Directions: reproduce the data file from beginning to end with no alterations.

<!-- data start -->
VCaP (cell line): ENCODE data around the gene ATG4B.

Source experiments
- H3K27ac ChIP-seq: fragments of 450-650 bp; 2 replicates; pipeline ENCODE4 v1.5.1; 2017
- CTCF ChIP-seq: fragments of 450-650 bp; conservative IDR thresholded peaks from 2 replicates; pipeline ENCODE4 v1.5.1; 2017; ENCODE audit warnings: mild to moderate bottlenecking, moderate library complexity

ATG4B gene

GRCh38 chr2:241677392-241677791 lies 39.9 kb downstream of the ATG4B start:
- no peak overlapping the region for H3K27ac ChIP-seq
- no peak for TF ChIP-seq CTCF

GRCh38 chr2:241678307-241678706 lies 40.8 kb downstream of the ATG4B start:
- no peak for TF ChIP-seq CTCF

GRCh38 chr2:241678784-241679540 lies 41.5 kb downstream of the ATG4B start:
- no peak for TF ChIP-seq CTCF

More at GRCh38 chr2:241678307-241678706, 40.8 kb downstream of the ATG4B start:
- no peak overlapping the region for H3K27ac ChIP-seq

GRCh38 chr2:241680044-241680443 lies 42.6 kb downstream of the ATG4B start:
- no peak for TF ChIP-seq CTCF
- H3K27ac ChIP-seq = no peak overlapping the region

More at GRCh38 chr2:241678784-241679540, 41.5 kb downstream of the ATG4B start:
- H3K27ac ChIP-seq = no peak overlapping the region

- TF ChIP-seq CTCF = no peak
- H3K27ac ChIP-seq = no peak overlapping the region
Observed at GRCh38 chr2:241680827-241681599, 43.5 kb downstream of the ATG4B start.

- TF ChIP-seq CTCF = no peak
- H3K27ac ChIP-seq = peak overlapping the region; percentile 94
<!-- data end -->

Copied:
VCaP (cell line): ENCODE data around the gene ATG4B.

Source experiments
- H3K27ac ChIP-seq: fragments of 450-650 bp; 2 replicates; pipeline ENCODE4 v1.5.1; 2017
- CTCF ChIP-seq: fragments of 450-650 bp; conservative IDR thresholded peaks from 2 replicates; pipeline ENCODE4 v1.5.1; 2017; ENCODE audit warnings: mild to moderate bottlenecking, moderate library complexity

ATG4B gene

GRCh38 chr2:241677392-241677791 lies 39.9 kb downstream of the ATG4B start:
- no peak overlapping the region for H3K27ac ChIP-seq
- no peak for TF ChIP-seq CTCF

GRCh38 chr2:241678307-241678706 lies 40.8 kb downstream of the ATG4B start:
- no peak for TF ChIP-seq CTCF

GRCh38 chr2:241678784-241679540 lies 41.5 kb downstream of the ATG4B start:
- no peak for TF ChIP-seq CTCF

More at GRCh38 chr2:241678307-241678706, 40.8 kb downstream of the ATG4B start:
- no peak overlapping the region for H3K27ac ChIP-seq

GRCh38 chr2:241680044-241680443 lies 42.6 kb downstream of the ATG4B start:
- no peak for TF ChIP-seq CTCF
- H3K27ac ChIP-seq = no peak overlapping the region

More at GRCh38 chr2:241678784-241679540, 41.5 kb downstream of the ATG4B start:
- H3K27ac ChIP-seq = no peak overlapping the region

- TF ChIP-seq CTCF = no peak
- H3K27ac ChIP-seq = no peak overlapping the region
Observed at GRCh38 chr2:241680827-241681599, 43.5 kb downstream of the ATG4B start.

- TF ChIP-seq CTCF = no peak
- H3K27ac ChIP-seq = peak overlapping the region; percentile 94